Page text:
Author Topic: My House  (Read 6400 times)

Offline Flt Simulation

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Re: My House
« Reply #15 on: January 01, 2009, 10:02:18 AM »
Colin ...

Your absolutly right.

If for some reason your wife dies before you, the property will go into your name (or your childrens name if you were to die too).

But, I have read where that after it goes into your name upon your wifes untimely death, you are then given a \"reasonable\" amount of time to dispose (sell) the property.

What is a reasonable amount of time?

Again, a foreigner can\'t own real property, but can own it for a certain amount of time under the Philippine succession laws. Talk to your lawyer about this \"reasonable\" amount of time you will have to then sell/dispose  it.

Ron,
Out of Stock Sir !

Offline ricemannv

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Re: My House
« Reply #16 on: January 01, 2009, 11:00:36 AM »
http://www.philippine-embassy.org.sg/index.cfm?GPID=11

The first 2 paragraphs make it clear about foreigners and land ownership
in The Philippines.







Foreigners Owning Philippine Land



Only Filipino citizens and corporations and associations at least 60% of
whose capital is owned by Filipinos may acquire private lands.



Foreigners are allowed to purchase a condominium unit, provided that
total foreign ownership of the condominium corporation does not exceed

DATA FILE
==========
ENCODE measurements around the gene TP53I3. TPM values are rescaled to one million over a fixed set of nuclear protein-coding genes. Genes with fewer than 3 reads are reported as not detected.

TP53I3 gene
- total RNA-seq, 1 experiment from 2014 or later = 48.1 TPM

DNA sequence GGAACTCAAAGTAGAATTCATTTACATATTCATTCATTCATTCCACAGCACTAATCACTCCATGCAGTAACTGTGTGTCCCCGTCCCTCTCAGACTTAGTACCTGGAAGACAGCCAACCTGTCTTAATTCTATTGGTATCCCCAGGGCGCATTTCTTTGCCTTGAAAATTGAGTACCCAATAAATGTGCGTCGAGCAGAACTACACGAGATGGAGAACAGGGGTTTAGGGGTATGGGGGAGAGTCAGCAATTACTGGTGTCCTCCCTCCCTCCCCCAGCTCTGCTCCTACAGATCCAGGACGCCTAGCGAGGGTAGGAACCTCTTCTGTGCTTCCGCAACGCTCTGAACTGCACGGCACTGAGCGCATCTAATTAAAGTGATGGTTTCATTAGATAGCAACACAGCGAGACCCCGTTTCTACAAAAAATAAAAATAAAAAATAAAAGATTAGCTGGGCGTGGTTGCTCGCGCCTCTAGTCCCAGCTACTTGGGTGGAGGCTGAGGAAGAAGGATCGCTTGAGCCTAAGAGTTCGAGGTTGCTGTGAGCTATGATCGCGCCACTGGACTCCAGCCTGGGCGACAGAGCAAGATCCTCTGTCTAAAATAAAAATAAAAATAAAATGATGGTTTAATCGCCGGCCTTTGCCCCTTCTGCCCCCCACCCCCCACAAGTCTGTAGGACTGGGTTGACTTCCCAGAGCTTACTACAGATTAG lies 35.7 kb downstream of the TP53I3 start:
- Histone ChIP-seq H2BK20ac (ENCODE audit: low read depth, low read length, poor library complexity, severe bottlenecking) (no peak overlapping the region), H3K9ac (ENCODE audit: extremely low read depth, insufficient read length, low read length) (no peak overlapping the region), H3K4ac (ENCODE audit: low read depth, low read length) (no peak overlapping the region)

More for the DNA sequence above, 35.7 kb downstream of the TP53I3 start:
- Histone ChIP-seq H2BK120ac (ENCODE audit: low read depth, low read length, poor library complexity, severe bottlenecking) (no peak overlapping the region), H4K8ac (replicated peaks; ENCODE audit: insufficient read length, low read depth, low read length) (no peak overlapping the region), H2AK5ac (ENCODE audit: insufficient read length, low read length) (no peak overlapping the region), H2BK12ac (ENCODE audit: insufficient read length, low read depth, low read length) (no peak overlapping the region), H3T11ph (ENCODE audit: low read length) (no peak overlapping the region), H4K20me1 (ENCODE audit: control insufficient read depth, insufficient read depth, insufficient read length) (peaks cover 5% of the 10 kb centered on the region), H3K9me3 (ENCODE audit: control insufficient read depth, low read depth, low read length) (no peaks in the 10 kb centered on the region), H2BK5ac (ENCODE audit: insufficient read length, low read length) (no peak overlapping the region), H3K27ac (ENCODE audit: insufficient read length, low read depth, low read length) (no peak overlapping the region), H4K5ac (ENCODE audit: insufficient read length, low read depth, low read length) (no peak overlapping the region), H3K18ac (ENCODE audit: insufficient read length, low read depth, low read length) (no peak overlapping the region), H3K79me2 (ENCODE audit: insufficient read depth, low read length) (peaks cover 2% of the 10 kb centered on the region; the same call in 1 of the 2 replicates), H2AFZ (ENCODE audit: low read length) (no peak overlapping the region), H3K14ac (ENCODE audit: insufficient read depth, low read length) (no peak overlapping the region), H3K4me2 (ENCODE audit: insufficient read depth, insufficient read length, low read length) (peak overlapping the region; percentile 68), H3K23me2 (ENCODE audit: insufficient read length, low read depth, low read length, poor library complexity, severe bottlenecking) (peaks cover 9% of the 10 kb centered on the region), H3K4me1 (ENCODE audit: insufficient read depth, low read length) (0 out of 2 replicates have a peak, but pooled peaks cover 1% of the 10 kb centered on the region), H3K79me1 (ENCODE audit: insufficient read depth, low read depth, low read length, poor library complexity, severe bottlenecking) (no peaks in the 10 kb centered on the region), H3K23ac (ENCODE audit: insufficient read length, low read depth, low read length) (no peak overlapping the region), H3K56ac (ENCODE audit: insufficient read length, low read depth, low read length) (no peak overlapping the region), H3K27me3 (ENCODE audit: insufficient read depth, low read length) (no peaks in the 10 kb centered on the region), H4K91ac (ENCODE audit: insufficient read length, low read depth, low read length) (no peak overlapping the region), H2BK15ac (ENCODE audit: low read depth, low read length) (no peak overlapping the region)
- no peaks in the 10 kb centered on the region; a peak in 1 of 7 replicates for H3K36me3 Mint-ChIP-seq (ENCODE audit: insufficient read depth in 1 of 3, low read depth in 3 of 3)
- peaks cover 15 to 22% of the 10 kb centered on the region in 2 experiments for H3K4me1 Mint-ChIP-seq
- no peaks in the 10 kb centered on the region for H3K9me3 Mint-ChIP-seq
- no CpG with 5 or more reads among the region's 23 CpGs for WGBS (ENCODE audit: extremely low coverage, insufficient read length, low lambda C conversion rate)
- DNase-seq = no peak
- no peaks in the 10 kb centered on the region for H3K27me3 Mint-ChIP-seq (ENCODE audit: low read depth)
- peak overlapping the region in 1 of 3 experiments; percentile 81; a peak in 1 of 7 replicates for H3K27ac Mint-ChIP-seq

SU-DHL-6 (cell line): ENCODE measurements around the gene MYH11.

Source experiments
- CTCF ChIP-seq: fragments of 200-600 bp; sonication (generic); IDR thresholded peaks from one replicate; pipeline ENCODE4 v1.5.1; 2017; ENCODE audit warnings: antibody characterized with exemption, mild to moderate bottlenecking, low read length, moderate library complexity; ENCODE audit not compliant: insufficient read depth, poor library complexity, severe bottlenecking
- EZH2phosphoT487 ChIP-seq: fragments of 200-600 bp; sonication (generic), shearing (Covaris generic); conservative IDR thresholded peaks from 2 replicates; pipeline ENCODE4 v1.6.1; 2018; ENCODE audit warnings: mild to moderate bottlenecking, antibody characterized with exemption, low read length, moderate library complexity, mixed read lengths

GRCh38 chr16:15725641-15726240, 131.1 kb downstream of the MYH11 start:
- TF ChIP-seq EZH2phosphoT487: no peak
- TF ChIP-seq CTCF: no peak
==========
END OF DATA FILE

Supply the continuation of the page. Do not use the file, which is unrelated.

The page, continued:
40%. They may also inherit real property from their deceased Filipino
spouses or parents.



Children born to a Filipino parent, whether legitimate or illegitimate,
may inherit the property o the Filipino parent, even if the child is not
a Filipino citizen.



Filipinos who lost their Filipino citizenship will remain the owners of
any property they have acquired before changing nationalities. On the
other hand, a natural-born Filipino citizen who has lost his Philippine
citizenship may be a transferee of private land, subject to the
following limitations and conditions:



Land Ownership by Former Filipinos in the Philippines



Natural-born Filipinos who have acquired foreign citizenship are
entitled to own or acquire lands in the Philippines.

Article XII, Section 8, of the Philippine Constitution provides that a
natural born citizens of the Philippines who has lost his or her
Philippine citizenship may be a transferee of private lands, subject to